Francis Lovelace (c.1621-1675) was the second governor of the New York colony. He was appointed in 1668. His administration was terminated by the temporary recapture of the colony by the Dutch in 1672 for which he was blamed and imprisoned in the Tower of London where he died of dropsy in 1675.
"He interested himself in better ferriage, roads and transportation by land and water; and the regulation of trade and extension of commerce. He instituted the first merchant's exchange and the first haven master of the port. He promoted shipbuilding and himself owned a fine ship, The Good Fame of New York. He extended settlements and laid out new villages and townships, and by purchase for the Duke, freed Staten Island from Indian control. He was tolerant toward religious sects, even the Quakers. He was interested in Indian missions and though unsuccessful, made the first attempt to introduce the art of printing into the middle British colonies. He furthered the strengthening of fortifications and the raising of foot companies and troops of horse, keeping them in training. The drift whale, as well as sport fisheries, engaged his attention....He instituted the first continuous post road between New York and Boston, under a postmaster."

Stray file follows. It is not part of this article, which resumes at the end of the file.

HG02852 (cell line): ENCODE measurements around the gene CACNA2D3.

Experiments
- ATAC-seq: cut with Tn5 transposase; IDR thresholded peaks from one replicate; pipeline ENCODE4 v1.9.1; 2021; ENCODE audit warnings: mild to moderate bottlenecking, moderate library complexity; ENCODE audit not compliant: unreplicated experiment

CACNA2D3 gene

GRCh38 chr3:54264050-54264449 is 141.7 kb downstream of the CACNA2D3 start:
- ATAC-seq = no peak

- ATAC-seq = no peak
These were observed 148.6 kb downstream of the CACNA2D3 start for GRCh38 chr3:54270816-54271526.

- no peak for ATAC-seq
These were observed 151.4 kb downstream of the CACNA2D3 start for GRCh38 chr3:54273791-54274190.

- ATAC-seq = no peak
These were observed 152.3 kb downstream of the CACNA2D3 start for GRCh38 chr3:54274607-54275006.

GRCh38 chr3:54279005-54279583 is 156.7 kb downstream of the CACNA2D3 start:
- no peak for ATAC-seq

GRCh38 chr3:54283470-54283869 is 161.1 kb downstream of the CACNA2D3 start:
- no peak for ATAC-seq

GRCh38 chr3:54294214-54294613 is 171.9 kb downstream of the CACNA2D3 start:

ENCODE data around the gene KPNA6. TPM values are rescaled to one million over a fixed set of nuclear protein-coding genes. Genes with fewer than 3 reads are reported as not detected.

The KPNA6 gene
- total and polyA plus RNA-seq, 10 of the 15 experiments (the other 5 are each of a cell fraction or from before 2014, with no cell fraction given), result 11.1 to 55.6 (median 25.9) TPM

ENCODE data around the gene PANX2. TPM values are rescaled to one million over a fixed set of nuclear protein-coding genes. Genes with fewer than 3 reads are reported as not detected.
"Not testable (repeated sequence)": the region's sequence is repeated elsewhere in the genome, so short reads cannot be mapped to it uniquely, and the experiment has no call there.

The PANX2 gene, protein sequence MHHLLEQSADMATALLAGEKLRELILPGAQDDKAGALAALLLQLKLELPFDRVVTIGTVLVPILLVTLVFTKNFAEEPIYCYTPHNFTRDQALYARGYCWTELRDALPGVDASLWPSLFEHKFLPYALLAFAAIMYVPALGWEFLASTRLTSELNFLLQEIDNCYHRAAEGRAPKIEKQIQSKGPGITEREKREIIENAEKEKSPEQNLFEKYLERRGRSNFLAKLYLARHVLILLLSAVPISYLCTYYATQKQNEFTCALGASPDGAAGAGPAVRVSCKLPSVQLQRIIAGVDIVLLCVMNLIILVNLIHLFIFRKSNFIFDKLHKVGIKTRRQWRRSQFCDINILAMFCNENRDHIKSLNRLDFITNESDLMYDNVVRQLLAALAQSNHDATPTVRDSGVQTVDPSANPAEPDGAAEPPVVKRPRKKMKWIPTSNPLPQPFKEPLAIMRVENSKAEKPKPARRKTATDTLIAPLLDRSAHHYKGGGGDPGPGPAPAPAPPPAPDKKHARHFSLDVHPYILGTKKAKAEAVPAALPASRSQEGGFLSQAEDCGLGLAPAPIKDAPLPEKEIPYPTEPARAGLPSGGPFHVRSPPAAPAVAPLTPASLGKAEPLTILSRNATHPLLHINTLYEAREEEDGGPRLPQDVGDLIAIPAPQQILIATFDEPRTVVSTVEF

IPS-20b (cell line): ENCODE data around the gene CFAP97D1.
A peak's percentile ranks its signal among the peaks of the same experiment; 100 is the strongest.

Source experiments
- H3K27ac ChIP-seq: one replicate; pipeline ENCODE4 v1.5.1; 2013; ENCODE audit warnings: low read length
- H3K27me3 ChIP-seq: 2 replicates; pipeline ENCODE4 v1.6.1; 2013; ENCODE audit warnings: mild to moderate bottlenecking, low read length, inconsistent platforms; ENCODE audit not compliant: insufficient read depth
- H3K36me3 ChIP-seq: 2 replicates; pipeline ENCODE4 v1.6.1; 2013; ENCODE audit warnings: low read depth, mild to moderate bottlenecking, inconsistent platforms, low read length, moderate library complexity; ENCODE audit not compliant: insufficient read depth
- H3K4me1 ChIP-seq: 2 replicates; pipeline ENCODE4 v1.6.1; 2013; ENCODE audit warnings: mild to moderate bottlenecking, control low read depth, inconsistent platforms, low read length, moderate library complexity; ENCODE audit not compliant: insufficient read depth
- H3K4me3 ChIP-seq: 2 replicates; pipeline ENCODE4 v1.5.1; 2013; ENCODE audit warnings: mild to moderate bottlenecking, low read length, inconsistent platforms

See "Governor, diplomat, soldier, spy: The colorful career of Colonel Francis Lovelace of Kent (1622-1675)" by Daniel Dudley Lovelace
in Aqua Scripto • Link
Coll Richard Nicolls precedes him in '64
Chart showing the number of references in each month of the diary’s entries.